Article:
What they don't tell you about Arizona's temperature extremes

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This is Fire Station No. 5 where the hottest temperature in Arizona was recorded. (Source: Google Maps) This is Fire Station No. 5 where the hottest temperature in Arizona was recorded. (Source: Google Maps)
This is where the current weather gauges are located in Lake Havasu, at the Public Works Facility. (Source: Google Maps) This is where the current weather gauges are located in Lake Havasu, at the Public Works Facility. (Source: Google Maps)
This is where Hawley Lake, Arizona is. (Source: 3TV/CBS 5) This is where Hawley Lake, Arizona is. (Source: 3TV/CBS 5)
Hawley Lake Arizona view in the summer. (Source: White Mountain Apache Tribe) Hawley Lake Arizona view in the summer. (Source: White Mountain Apache Tribe)
Here's the math on the Fahrenheit to Celsius Conversion. Great trivia for the kids! (Source: rapidtables.com) Here's the math on the Fahrenheit to Celsius Conversion. Great trivia for the kids! (Source: rapidtables.com)
PHOENIX (3TV) -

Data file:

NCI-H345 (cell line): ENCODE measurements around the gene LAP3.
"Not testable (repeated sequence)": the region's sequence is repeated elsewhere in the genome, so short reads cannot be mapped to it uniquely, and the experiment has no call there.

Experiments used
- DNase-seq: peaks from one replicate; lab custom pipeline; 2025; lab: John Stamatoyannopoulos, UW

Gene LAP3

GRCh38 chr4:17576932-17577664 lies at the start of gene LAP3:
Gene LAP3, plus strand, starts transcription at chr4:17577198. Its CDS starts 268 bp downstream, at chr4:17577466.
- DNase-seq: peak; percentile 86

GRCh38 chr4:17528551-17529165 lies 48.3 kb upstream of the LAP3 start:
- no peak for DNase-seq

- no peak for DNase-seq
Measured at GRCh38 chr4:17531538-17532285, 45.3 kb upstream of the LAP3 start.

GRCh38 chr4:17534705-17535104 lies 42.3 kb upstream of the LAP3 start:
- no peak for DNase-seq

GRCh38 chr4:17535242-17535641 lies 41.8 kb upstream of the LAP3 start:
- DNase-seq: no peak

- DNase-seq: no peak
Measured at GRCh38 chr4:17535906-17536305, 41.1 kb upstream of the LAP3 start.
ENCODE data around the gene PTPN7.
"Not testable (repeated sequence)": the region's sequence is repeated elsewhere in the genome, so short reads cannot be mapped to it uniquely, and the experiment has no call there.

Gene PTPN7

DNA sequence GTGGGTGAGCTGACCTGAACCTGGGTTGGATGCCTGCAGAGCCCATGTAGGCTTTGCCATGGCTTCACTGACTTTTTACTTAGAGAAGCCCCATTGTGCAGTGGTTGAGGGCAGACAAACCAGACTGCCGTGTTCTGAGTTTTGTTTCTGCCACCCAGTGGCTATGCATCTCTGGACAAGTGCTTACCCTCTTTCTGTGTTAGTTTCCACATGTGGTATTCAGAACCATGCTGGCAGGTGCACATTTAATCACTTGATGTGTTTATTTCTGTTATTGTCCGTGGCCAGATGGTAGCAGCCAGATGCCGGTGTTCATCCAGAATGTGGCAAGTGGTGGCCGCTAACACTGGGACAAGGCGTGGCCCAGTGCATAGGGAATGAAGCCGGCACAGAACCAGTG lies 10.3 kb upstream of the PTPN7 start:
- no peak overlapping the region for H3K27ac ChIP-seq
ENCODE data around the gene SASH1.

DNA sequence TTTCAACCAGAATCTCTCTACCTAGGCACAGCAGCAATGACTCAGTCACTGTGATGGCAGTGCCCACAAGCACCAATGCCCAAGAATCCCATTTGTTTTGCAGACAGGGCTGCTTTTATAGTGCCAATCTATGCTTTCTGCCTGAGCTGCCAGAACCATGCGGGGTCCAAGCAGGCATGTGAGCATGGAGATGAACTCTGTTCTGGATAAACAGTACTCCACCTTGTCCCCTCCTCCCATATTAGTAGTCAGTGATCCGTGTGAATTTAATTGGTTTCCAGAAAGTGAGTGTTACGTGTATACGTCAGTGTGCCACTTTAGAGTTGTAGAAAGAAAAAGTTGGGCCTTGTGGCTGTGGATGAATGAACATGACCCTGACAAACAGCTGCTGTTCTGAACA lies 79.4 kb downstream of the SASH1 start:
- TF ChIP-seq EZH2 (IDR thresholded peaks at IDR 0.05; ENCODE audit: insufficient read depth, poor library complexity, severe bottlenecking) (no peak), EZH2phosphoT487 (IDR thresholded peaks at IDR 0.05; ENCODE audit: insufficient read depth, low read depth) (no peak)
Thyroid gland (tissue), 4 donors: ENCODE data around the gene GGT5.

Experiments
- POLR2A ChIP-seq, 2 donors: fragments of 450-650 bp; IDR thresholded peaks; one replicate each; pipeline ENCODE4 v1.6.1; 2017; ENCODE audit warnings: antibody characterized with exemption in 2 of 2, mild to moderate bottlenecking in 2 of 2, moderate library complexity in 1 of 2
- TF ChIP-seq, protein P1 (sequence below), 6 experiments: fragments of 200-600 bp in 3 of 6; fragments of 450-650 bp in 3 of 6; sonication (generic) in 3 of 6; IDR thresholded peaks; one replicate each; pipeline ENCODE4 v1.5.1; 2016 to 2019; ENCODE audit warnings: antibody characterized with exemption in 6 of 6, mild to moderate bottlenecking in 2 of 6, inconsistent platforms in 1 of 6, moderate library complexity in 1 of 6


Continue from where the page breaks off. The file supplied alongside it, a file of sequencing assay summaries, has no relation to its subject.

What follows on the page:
Pretty much everyone knows the hottest temperature recorded in Phoenix was 122 degrees on June 26, 1990.

But the hottest temperature in the state was recorded at Lake Havasu when the thermometer got to 128 degrees on June 29, 1994. Or was it the day before?

And the coldest temperature ever recorded in Arizona was at Hawley Lake at 8,200 feet in the White Mountains. It got down to -40 degrees on Jan. 7, 1971. And here’s the little secret about the hottest and coldest locations: neither weather station exists anymore.

In Lake Havasu, the “official” gauge was moved in 1999 from Fire Station No. 5, where the record was set, to the Public Works Maintenance Facility. It’s a bit farther north and a bit closer to the lake.

And they’ve never ever gotten close to the record since. 120s in Lake Havasu City were kind of a regular deal in the 1990s. But not anymore.

At Hawley Lake in the White Mountains, the weather station was abandoned in 1988. But here’s what I love about the all-time low of -40 degrees Fahrenheit.  It’s the only “number” that’s equivalent on the Fahrenheit and Celsius scale. As you know, 212 F equals 100 C, the boiling point of water, and 32 F equals 0 C, the freezing point. But check this out. -40 F equals -40 C.

That’s cool.

Back to Lake Havasu City, which is hot. There is some dispute which day the 128-degree temperature was reached. Back in the day, the fire department personnel did regular weather observations at 5 a.m. So on the morning of June 29, 1994, they reported the 128 to the National Weather Service. It was that date that stuck in the official record books. But folks in Lake Havasu will tell you it was actually June 28, 1994, when the thermometer reached the magic 128 degrees.

Copyright 2017 KPHO/KTVK (KPHO Broadcasting Corporation). All rights reserved.


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